The current shortage of natural gas and price spikes on the gas markets could be a boon to OPEC, which expects higher demand for other fuels when gas prices are at records for this time of the year in Europe and Asia.
Africa’s top oil producer and exporter, Nigeria, sees the soaring gas prices seeping into the oil prices because consumers would be forced to seek fuels alternative to natural gas this winter, Mele Kyari, managing director of the Nigerian National Petroleum Corporation (NNPC), told Bloomberg Television in an interview on Wednesday.
Demand for oil could be boosted by as much as 1 million barrels per day (bpd) due to the gas crisis, Kyari, adding that the gas crunch could push oil prices up by around $10 per barrel over the next three to six months.
Iraq, OPEC’s second-largest oil producer after Saudi Arabia, also believes that demand for crude will rise amid the shortage of gas, Iraqi Oil Minister Ihsan Abdul Jabbar Ismaael told Bloomberg.
Higher oil demand will be welcome news for OPEC as it looks to ease its cuts by 400,000 bpd each month until it unwinds all the collective cut at some point next year. Before the gas crisis hit Europe, analysts doubted that OPEC could stay the course of monthly additions to the market in view of the COVID resurgence in the past months.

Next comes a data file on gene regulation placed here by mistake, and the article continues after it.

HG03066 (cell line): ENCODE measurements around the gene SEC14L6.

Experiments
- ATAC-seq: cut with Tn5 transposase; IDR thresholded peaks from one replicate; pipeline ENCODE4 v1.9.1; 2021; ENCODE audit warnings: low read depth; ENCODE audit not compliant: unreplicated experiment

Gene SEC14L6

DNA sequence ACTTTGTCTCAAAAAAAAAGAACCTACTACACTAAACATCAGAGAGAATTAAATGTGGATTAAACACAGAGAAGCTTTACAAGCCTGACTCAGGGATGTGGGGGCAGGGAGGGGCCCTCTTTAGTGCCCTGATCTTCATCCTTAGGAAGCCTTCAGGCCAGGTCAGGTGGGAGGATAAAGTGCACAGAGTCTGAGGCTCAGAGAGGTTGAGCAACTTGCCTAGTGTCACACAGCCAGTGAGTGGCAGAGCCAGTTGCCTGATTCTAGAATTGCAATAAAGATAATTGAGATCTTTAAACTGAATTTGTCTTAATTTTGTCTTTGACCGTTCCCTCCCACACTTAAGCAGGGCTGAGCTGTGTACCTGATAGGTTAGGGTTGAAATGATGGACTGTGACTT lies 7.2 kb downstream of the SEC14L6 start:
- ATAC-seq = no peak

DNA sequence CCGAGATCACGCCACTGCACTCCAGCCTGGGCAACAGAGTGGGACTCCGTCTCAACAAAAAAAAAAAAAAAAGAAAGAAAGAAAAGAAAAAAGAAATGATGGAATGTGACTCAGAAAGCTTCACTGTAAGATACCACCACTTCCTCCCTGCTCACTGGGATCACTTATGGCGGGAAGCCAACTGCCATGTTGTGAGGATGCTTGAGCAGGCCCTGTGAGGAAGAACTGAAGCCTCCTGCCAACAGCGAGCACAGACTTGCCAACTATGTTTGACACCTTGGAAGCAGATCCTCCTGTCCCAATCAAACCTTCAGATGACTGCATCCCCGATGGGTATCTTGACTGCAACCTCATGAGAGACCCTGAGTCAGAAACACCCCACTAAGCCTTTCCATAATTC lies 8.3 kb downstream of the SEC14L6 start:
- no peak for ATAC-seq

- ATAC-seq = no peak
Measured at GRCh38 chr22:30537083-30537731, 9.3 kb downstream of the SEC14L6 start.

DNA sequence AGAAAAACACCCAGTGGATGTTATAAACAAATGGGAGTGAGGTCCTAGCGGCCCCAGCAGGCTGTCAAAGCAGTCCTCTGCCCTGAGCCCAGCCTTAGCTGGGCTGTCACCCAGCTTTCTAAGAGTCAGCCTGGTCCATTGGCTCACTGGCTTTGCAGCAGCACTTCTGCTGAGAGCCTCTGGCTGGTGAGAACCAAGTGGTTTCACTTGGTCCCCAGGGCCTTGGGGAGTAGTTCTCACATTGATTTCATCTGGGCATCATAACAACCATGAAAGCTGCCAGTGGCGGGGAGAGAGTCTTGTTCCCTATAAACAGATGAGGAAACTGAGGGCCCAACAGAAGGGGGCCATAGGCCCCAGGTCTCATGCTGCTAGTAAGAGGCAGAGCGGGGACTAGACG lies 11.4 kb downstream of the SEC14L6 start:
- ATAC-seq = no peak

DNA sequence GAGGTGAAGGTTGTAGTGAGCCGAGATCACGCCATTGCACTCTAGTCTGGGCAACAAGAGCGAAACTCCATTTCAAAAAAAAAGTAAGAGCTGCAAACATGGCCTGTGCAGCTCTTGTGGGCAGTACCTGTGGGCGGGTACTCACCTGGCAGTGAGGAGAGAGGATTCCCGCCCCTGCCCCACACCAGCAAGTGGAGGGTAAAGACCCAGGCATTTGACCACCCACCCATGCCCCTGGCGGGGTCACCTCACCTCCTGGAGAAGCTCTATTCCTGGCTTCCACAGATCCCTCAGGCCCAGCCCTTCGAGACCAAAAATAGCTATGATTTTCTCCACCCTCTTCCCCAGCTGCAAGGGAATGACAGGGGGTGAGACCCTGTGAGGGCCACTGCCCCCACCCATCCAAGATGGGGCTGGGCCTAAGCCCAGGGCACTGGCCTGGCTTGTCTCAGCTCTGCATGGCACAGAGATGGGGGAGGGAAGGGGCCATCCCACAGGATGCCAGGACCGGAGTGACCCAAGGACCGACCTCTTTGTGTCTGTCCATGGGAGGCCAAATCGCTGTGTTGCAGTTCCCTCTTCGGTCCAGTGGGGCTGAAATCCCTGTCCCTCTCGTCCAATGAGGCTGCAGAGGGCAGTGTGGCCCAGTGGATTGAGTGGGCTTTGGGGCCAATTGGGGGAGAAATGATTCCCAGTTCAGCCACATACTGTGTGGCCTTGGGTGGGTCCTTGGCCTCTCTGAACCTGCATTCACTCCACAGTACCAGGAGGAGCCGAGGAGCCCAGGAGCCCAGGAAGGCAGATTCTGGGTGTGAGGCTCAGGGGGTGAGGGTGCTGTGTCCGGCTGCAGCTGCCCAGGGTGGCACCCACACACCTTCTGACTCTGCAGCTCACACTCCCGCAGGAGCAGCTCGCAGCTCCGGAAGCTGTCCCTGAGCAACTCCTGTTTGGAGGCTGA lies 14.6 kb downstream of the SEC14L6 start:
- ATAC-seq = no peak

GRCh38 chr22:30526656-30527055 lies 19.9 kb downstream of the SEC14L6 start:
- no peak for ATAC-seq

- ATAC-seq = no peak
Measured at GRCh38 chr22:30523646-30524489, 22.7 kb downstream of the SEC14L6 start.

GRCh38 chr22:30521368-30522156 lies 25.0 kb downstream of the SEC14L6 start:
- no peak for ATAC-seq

Earlier this week, Goldman Sachs said that a colder winter and soaring natural gas prices globally could lead to higher-than-expected oil prices at the end of this year, with the potential for oil hitting $85 per barrel in the fourth quarter.
“The tightness in global gas supplies creates a clear and potentially meaningful bullish catalyst for the oil market this winter, larger than the downside risk to global oil demand from another Delta-like COVID wave,” the analysts at Goldman Sachs wrote in a note on Sunday.
Early on Wednesday, oil prices were up by more than 1%, with Brent Crude trading above $75.